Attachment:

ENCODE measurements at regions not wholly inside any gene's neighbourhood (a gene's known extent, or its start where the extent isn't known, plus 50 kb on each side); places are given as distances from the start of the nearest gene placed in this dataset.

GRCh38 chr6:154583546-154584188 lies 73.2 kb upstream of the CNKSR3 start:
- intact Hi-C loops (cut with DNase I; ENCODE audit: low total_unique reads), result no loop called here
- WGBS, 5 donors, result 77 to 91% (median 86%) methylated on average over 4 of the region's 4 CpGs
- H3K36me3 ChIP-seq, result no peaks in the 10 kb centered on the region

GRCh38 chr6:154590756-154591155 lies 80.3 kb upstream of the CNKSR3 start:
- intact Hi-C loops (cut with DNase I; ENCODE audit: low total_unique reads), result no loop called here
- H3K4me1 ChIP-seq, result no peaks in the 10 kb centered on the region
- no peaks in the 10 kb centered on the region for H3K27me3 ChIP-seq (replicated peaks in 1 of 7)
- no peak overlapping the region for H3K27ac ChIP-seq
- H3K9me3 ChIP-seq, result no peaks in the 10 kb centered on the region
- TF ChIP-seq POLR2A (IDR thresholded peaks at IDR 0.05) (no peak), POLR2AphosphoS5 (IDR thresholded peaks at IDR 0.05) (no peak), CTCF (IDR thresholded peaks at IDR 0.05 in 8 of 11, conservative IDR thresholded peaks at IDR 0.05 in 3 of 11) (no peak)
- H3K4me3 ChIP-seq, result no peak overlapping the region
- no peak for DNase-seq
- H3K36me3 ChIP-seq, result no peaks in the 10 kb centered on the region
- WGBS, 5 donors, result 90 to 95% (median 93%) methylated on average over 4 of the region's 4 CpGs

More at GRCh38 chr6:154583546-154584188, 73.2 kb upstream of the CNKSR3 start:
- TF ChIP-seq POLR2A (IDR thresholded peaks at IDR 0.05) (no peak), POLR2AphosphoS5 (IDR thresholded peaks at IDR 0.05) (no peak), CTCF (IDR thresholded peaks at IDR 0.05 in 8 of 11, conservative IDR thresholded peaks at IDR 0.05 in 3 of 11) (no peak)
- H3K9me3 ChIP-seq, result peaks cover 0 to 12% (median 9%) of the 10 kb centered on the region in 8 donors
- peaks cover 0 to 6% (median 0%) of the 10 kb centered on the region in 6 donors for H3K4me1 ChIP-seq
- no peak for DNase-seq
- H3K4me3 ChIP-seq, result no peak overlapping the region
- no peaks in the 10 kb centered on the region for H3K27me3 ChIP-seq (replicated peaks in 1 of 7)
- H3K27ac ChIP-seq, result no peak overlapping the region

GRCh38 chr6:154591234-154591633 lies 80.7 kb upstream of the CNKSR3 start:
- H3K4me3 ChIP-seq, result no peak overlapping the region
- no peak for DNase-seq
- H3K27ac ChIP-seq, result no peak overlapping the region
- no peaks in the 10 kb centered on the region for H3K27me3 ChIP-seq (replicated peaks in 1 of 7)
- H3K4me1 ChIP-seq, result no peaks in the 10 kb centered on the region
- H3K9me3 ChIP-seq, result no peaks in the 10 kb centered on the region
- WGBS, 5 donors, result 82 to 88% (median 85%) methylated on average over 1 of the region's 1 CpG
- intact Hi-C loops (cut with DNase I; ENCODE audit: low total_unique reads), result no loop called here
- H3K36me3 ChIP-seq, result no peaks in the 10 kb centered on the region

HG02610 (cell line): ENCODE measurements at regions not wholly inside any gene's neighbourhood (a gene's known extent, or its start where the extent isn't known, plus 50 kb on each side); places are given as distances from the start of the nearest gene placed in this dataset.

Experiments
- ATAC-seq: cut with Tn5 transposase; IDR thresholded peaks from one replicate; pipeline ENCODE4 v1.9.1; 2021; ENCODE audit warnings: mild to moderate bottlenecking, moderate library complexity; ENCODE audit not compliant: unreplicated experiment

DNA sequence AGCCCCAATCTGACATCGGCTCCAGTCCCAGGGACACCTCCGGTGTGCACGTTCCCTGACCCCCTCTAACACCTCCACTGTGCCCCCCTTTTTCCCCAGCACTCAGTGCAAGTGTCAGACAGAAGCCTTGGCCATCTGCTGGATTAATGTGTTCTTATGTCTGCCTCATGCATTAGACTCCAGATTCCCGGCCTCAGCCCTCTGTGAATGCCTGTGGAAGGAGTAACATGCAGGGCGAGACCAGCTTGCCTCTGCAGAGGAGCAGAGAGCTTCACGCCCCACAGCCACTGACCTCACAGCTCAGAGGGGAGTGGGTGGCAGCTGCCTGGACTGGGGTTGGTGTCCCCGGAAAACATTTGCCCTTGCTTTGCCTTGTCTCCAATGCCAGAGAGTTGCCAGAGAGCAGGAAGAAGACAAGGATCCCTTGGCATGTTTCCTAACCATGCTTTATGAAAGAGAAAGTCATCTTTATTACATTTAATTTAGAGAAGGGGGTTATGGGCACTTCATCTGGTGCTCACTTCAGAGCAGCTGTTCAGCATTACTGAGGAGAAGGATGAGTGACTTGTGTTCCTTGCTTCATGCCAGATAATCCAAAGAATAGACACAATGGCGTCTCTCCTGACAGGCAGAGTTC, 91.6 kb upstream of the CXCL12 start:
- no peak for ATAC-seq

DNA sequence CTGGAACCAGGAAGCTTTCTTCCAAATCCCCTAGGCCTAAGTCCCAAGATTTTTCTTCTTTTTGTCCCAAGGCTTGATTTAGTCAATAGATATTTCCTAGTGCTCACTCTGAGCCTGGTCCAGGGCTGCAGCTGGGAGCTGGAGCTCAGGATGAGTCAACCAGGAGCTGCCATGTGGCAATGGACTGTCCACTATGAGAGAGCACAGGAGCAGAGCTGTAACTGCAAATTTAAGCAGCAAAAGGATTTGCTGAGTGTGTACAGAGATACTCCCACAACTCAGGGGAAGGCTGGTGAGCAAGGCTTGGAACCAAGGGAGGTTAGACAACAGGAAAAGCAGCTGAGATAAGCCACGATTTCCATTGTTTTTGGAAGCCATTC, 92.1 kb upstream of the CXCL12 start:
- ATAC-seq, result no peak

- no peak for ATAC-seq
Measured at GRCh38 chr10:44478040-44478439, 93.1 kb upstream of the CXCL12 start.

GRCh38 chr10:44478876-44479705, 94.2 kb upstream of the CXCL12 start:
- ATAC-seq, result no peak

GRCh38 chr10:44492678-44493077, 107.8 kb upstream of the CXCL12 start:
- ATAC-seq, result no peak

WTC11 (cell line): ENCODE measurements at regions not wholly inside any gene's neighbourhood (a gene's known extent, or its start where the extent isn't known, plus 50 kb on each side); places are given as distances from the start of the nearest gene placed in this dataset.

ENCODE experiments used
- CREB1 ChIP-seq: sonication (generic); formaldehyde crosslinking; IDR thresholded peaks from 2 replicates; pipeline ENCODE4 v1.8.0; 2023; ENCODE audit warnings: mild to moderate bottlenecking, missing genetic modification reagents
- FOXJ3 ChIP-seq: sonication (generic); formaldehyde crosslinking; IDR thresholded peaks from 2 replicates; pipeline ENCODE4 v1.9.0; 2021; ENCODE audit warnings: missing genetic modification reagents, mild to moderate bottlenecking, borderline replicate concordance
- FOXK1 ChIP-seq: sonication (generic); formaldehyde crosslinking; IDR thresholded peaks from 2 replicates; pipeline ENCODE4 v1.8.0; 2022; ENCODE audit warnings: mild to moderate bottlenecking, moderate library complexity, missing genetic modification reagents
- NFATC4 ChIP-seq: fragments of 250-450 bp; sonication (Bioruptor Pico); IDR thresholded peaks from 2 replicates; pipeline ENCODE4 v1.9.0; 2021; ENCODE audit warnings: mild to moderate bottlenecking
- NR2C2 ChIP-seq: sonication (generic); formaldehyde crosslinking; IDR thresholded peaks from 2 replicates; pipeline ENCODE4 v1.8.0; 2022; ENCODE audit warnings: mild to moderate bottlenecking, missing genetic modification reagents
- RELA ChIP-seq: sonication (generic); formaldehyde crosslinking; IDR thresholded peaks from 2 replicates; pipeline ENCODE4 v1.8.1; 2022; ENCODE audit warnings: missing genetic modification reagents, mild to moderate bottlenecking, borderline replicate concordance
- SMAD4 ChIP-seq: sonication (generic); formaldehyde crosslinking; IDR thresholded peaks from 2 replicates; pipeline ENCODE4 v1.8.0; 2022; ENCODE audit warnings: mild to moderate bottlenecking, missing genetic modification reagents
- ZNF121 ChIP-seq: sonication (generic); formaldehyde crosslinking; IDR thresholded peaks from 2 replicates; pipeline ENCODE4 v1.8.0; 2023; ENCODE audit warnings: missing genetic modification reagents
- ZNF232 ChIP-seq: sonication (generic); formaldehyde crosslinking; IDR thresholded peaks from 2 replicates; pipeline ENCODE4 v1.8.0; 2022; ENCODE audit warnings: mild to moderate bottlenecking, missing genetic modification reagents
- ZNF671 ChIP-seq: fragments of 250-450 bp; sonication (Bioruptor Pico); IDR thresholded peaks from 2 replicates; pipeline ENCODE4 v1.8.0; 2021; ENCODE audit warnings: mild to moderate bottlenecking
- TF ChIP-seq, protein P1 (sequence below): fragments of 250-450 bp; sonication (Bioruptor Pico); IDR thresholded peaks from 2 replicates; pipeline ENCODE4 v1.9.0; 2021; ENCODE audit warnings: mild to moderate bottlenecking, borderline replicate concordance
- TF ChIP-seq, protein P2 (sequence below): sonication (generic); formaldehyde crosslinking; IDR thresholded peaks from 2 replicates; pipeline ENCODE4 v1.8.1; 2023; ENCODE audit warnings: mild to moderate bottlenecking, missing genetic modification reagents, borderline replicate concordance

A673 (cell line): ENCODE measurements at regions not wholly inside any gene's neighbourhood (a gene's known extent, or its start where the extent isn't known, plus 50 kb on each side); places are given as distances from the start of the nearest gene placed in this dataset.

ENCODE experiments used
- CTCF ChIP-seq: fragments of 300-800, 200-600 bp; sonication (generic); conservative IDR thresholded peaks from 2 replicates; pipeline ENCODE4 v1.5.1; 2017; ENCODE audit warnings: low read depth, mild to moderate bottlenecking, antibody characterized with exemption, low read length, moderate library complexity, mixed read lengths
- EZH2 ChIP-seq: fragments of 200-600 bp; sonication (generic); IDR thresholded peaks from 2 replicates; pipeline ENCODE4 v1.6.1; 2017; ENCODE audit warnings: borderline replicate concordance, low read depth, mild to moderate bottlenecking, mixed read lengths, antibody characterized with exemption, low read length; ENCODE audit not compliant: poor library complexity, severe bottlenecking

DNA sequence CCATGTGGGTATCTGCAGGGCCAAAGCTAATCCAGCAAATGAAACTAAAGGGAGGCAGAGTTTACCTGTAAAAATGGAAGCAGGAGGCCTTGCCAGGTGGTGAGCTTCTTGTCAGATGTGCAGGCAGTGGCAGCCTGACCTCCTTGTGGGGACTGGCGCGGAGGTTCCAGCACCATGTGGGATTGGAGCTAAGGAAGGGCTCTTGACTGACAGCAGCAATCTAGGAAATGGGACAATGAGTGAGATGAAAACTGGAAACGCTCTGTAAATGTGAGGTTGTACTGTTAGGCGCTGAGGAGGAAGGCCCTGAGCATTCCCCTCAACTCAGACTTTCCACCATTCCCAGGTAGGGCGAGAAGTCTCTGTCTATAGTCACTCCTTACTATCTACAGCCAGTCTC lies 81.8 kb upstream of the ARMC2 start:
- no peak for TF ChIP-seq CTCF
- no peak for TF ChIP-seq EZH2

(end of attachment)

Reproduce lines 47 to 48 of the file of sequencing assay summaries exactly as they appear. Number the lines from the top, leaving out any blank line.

- ATAC-seq, result no peak

WTC11 (cell line): ENCODE measurements at regions not wholly inside any gene's neighbourhood (a gene's known extent, or its start where the extent isn't known, plus 50 kb on each side); places are given as distances from the start of the nearest gene placed in this dataset.